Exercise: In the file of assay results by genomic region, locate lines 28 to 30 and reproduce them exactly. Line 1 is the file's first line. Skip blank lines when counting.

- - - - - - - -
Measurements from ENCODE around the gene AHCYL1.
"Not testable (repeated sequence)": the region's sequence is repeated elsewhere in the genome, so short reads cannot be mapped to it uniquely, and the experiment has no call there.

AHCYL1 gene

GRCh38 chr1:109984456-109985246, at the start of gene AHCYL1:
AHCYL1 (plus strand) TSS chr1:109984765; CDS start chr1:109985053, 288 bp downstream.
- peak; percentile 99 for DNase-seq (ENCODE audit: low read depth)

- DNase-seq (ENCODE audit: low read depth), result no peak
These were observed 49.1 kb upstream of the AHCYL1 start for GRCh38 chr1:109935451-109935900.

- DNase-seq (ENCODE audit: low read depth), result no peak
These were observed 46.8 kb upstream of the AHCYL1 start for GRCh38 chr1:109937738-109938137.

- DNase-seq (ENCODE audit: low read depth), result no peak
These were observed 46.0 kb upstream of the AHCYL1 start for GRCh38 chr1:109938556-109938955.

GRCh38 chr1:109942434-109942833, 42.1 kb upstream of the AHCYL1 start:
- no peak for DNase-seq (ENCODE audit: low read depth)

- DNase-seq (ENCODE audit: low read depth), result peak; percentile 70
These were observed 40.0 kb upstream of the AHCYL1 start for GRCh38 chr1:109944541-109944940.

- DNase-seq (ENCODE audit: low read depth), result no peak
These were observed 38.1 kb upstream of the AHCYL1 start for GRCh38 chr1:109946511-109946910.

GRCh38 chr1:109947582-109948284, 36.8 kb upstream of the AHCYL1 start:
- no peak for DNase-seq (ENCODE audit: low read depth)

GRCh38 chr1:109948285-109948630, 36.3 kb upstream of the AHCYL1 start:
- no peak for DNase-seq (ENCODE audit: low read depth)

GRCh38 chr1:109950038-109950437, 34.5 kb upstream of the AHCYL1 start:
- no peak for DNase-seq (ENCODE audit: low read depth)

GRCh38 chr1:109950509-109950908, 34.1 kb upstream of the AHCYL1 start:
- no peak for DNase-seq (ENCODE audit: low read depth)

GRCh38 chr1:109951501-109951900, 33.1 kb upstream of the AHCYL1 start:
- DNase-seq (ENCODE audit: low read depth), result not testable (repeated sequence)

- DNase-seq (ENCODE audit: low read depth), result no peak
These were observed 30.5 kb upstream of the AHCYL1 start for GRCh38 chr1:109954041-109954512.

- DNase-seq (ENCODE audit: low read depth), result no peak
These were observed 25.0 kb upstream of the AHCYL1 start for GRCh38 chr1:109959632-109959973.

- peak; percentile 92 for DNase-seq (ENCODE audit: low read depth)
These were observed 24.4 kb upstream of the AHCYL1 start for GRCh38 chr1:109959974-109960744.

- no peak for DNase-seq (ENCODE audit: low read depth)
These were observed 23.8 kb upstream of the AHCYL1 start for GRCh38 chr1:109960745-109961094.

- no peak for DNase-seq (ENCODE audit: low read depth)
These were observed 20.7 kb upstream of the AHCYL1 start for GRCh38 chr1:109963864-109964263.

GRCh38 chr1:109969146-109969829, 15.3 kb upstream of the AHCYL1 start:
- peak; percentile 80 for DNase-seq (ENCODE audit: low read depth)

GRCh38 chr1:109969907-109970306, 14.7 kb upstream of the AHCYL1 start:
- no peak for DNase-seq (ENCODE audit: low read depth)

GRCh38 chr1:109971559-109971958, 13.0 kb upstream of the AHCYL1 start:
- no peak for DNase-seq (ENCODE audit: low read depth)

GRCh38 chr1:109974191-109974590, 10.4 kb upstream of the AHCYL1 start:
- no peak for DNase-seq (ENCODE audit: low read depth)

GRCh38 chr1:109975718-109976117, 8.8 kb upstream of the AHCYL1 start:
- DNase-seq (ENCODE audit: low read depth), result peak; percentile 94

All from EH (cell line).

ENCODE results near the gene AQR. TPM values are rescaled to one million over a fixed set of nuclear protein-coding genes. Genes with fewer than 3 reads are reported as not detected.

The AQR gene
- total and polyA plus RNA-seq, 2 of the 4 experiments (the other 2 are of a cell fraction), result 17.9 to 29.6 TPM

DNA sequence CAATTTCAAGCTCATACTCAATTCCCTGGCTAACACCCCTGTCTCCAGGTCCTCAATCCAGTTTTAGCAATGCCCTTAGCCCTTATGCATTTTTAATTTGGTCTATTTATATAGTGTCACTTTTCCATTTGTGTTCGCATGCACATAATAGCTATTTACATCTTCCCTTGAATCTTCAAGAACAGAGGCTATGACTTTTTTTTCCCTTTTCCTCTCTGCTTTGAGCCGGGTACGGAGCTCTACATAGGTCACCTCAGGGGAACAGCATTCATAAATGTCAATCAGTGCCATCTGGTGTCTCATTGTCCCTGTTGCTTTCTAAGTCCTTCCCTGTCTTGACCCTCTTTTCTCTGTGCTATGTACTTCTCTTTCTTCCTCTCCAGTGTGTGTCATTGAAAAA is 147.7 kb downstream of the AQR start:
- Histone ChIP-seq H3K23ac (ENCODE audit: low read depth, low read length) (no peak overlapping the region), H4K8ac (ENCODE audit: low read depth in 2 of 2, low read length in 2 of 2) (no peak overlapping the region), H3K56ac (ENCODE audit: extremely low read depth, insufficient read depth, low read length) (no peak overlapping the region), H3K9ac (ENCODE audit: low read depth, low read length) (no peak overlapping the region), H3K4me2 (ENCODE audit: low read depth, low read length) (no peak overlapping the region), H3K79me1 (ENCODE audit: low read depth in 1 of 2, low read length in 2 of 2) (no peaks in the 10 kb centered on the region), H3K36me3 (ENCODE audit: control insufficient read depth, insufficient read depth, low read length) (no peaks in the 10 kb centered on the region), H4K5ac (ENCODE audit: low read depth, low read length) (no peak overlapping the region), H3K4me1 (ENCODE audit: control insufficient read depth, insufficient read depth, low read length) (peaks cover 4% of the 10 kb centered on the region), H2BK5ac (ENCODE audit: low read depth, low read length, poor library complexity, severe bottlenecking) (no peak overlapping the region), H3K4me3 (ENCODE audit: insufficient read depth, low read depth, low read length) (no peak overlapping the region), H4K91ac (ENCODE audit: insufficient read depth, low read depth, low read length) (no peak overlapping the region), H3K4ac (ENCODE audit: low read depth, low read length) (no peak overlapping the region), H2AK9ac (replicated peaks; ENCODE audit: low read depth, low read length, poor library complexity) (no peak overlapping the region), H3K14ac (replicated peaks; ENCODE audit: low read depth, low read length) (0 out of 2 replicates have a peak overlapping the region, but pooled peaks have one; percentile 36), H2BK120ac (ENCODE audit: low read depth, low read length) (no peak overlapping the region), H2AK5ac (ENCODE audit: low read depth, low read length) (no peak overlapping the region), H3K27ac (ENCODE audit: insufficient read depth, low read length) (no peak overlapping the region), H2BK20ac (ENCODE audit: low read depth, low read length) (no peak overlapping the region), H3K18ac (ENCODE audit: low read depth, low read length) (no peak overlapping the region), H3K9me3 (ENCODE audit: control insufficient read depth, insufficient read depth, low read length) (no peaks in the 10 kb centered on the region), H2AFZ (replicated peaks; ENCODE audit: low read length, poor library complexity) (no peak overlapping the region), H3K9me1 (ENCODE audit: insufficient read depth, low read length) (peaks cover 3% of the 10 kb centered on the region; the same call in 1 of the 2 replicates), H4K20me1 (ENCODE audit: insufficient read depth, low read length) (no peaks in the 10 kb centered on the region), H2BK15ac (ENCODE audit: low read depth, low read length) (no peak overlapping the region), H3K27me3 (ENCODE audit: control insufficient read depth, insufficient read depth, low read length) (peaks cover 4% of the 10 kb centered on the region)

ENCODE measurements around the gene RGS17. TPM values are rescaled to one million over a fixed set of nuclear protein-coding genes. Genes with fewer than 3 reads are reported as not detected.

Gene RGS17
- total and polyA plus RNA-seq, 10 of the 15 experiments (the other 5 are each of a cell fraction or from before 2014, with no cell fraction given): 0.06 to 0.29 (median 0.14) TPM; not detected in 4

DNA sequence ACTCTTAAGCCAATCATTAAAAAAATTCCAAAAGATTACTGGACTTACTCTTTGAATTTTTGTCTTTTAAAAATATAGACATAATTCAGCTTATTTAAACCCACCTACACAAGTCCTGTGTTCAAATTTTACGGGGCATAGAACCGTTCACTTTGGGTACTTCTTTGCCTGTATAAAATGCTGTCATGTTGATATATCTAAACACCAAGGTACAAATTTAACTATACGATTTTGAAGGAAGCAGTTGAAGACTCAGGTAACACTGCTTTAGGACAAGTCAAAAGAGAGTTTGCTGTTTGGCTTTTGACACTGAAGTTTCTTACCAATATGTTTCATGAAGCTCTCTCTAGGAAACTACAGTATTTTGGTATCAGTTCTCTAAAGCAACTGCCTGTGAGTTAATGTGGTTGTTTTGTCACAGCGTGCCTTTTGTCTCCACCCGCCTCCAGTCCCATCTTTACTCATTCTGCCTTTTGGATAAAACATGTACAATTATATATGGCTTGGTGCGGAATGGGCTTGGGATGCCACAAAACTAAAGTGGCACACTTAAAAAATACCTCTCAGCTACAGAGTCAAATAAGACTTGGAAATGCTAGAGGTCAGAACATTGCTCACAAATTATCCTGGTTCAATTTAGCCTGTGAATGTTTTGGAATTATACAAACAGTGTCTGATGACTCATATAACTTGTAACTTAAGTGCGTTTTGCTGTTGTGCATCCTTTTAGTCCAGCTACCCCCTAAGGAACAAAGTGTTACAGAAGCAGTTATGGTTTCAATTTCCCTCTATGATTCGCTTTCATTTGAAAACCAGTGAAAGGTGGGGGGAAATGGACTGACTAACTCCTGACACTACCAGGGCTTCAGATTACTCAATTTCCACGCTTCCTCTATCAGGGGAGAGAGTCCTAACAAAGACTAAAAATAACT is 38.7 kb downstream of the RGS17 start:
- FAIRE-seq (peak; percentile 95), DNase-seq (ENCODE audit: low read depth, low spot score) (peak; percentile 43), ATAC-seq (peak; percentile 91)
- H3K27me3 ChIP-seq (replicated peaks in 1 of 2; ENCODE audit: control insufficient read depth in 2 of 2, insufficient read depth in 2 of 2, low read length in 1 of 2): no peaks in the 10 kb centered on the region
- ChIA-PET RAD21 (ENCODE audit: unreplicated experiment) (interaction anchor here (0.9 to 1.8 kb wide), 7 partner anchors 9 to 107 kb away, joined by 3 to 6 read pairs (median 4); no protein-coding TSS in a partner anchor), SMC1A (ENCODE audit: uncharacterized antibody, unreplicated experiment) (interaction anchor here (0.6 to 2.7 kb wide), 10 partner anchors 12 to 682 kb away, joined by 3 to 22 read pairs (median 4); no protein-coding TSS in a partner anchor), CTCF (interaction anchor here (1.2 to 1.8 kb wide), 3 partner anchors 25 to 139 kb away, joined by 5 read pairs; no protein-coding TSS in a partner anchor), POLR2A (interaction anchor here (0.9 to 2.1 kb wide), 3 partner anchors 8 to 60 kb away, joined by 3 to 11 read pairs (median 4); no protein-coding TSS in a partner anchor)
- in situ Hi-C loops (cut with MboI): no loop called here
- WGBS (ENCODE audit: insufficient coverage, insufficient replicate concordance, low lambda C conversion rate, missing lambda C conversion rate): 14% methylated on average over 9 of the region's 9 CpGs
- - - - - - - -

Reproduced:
- DNase-seq (ENCODE audit: low read depth), result not testable (repeated sequence)

- DNase-seq (ENCODE audit: low read depth), result no peak
These were observed 30.5 kb upstream of the AHCYL1 start for GRCh38 chr1:109954041-109954512.